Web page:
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Early Studies of the T-Cell Receptor – I
This Sqadia video is the demonstration of The T-Cell Receptor – I. T cells possess a receptor that is Antigen specific and clonally restricted receptor. Discovered long after the BCR. T-cell receptor (TCR) differs from the B-cell antigen binding receptor in important ways. TCR is membrane bound and does not appear in a soluble form like BCR. Most TCRs are specific not for antigen alone but for antigen combined MHC. Purification of the TCR by simple antigen-binding techniques is not possible. The molecule responsible for T-cell specificity is a heterodimer, Composed of either α and β or γ and δ chains. By the early 1980s, investigators had learned About T-cell function and failed in their attempts to identify and isolate its antigen-binding receptor. Reports published in the 1970s led to the discovery of Ig isotypes associated exclusively with T cells (IgT). TCR and Igs do not have common recognition elements encoded by entirely separate gene families. By the early 1970s, immunologists had learned to generate cytotoxic T lymphocytes (CTLs) specific for virus-infected target cells. Two models were proposed to explain the MHC restriction of the T-cell receptor i.e The Dual-Receptor Model and The Altered-Self Model.
Early Studies of the T-Cell Receptor- II
T-Cell Receptors were Isolated by Using Clonotypic Antibodies. Identification and isolation of the T-cell receptor was accomplished by Producing large numbers of Mabs to various T-cell clones and then screening the antibodies to find one that was clone specific, or clonotypic. Using this approach, researchers in the early 1980s isolated the receptor and found that it was a heterodimer consisting of alpha and beta chains. In order to identify and isolate the TCR genes, S. M. Hedrick and M. M. Davis sought to isolate mRNA that encodes the alpha and beta chains from a TH-cell clone. Hedrick and Davis next used a technique called DNA subtractive hybridization, to remove the [32P] cDNA from their preparation that was not unique to T cells. The 2% of the expressed genes that is unique to T cells should include the genes encoding the T cell receptor. Cloning of the unhybridized [32P] cDNA generated a library from which 10 different cDNA clones were identified. One clone showed bands indicating DNA rearrangement in T cells but not in the other cell types.
αβ and δγ T-Cell Receptors: Structure and Roles - I
The domain structures of αβ and δγ TCR heterodimers are strikingly similar to that of the immunoglobulins. Each chain in a TCR has two domains containing an intrachain disulfide bond that spans 60–75 amino acids. The TCR variable domains have three hypervariable regions. In addition to the constant domain each TCR chain contains a short connecting sequence. Following the connecting region is a transmembrane region. Finally, each TCR chain contains a short cytoplasmic tail. αβ and γδ T-cell receptors were initially difficult to investigate because, like all transmembrane proteins, they are insoluble.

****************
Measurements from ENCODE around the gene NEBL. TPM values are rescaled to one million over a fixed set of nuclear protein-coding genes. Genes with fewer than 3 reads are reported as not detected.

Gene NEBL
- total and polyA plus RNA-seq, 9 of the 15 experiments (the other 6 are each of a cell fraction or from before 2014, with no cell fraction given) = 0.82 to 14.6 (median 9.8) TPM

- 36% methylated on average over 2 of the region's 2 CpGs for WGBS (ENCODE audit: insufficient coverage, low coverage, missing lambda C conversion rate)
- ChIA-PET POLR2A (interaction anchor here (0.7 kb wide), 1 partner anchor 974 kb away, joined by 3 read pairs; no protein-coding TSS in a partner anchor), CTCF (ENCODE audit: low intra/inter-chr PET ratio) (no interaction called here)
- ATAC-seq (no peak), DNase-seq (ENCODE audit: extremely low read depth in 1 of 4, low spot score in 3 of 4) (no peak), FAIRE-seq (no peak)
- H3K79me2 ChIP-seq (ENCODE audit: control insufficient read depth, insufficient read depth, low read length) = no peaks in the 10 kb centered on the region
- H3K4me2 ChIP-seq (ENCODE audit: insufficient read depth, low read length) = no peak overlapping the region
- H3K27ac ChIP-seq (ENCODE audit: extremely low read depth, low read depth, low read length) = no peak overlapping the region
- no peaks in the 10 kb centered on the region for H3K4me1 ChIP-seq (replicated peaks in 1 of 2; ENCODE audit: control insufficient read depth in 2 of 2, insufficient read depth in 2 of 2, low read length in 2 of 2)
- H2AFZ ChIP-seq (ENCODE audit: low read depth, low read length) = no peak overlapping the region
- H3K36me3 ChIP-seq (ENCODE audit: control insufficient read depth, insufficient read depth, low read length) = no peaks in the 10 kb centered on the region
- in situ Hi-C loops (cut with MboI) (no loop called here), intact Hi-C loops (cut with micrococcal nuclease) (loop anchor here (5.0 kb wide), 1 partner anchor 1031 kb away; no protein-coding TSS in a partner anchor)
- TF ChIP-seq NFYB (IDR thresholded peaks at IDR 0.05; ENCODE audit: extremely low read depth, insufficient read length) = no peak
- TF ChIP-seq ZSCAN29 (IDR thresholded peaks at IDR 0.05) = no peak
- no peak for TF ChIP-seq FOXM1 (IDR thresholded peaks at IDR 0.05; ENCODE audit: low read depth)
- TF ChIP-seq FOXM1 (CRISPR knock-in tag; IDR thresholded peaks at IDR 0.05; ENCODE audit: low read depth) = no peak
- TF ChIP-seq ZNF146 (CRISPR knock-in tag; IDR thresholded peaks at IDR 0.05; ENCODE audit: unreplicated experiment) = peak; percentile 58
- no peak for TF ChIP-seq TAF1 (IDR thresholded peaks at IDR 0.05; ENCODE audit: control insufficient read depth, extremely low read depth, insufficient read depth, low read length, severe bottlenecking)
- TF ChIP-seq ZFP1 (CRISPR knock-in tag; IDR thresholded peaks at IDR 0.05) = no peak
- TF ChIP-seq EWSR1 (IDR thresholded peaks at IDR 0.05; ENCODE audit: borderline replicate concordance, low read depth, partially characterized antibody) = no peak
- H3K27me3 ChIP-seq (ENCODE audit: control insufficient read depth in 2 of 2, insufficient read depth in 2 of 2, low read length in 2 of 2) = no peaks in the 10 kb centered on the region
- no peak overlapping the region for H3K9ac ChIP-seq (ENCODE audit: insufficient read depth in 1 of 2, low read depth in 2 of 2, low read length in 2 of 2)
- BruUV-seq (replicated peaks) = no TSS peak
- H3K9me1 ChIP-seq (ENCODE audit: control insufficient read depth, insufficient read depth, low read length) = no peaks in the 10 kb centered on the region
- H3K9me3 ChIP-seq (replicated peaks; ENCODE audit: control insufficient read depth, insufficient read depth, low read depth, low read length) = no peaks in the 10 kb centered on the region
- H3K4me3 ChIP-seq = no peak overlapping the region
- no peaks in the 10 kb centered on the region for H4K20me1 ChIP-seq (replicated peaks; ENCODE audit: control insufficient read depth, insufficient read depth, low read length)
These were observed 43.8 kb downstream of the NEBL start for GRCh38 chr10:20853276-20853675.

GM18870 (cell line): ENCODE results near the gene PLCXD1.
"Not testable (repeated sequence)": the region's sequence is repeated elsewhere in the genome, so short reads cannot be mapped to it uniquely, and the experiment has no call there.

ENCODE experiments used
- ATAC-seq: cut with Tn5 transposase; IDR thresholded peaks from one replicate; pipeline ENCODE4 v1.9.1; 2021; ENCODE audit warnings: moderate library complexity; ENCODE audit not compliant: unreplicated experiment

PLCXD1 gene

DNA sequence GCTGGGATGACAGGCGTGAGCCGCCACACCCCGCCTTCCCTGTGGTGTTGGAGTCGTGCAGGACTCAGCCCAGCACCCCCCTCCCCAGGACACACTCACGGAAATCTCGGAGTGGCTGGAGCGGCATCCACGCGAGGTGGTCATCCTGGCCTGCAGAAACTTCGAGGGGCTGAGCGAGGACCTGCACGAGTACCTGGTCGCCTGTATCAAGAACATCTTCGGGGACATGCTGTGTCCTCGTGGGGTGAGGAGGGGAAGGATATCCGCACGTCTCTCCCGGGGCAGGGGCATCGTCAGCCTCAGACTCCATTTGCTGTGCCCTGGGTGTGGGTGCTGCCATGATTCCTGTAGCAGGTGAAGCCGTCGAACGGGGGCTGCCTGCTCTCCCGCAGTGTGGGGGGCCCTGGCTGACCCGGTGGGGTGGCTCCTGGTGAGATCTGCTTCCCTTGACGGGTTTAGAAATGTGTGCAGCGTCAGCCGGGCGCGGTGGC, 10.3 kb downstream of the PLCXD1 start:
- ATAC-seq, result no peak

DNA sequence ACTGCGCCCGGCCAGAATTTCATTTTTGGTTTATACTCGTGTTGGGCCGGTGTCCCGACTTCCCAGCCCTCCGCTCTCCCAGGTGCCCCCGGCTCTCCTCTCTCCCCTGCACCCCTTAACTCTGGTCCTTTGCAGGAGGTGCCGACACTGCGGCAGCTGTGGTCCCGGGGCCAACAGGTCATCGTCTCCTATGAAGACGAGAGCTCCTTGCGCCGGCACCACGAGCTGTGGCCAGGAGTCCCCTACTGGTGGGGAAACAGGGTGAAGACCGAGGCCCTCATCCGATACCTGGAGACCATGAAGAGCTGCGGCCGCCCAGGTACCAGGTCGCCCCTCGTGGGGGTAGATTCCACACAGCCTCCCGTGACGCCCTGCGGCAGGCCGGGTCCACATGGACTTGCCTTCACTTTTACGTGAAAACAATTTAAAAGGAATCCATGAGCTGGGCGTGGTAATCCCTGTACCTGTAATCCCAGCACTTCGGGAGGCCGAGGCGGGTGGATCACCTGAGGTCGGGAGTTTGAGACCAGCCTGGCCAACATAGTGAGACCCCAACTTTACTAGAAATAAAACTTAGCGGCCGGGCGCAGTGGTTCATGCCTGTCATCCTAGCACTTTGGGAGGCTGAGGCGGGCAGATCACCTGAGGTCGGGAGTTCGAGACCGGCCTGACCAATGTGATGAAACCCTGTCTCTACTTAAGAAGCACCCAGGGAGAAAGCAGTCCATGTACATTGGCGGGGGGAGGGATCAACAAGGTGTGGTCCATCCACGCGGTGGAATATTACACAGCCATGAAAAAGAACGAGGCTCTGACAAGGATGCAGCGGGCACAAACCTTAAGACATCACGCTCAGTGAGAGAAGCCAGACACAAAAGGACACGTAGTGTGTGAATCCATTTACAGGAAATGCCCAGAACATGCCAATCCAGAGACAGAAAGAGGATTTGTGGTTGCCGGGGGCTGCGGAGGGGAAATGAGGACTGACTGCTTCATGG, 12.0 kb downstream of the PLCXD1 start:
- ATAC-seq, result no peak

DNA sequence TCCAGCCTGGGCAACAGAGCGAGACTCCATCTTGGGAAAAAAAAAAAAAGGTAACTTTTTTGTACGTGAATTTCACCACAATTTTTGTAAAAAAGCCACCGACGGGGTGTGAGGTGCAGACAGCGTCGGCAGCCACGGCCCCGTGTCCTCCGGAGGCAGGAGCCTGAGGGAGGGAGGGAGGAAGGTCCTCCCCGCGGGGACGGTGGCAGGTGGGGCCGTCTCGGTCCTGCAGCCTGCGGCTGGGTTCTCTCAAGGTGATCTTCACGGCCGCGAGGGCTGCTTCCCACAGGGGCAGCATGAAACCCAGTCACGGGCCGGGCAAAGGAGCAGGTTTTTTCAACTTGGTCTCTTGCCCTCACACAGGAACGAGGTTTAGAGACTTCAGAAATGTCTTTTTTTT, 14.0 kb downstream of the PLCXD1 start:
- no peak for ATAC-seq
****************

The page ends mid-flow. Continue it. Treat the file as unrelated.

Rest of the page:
αβ and δγ T-Cell Receptors: Structure and Roles - II
The majority of T cells in the human and the mouse express T-cell receptors encoded by the αβ genes. These receptors interact with peptide antigens processed and presented on the surface of antigen-presenting cells. Differences in the antigen-binding regions of αβ and γδ were expected because of the different antigens they recognize but no extreme dissimilarities were expected. The recently completed three-dimensional structure for a γδ receptor reveals significant differences in the overall structures of the two types. The most striking feature of the structure is how it differs from the receptor in the orientation of its V and C regions, the elbow angle between the long axes of the V and C regions. In humans the predominant receptor expressed on circulating γδ cells recognizes a microbial phospholipid antigen. The recruited αβ T cells would presumably display a broad spectrum of receptors. Those with the highest affinity would be selectively activated and amplified to deal with the pathogen.
Organization and Rearrangement of TCR Genes - I
The genes that encode the αβ and δγ T-cell receptors are expressed only in cells of the T-cell lineage. The four TCR loci (α, β, γ , and δ) are organized in the germ line in a manner that is remarkably similar to the multigene organization of the immunoglobulin (Ig) genes. In the mouse, the α-, β-, and γ- chain gene segments are located on chromosomes 14, 6, and 13, respectively. The δ-gene segments are located on chromosome 14 between the Vα and Jα segments. The location of the δ-chain gene family is significant. Mouse germ-line DNA contains about 100 Vα and 50 Jα gene segments and a single Cα segment. The δ-chain gene family contains about 10 V gene segments, which are largely distinct from the Vα gene segments. The organization of the TCR multigene families in humans is generally similar to that in mice, although the number of segments differs.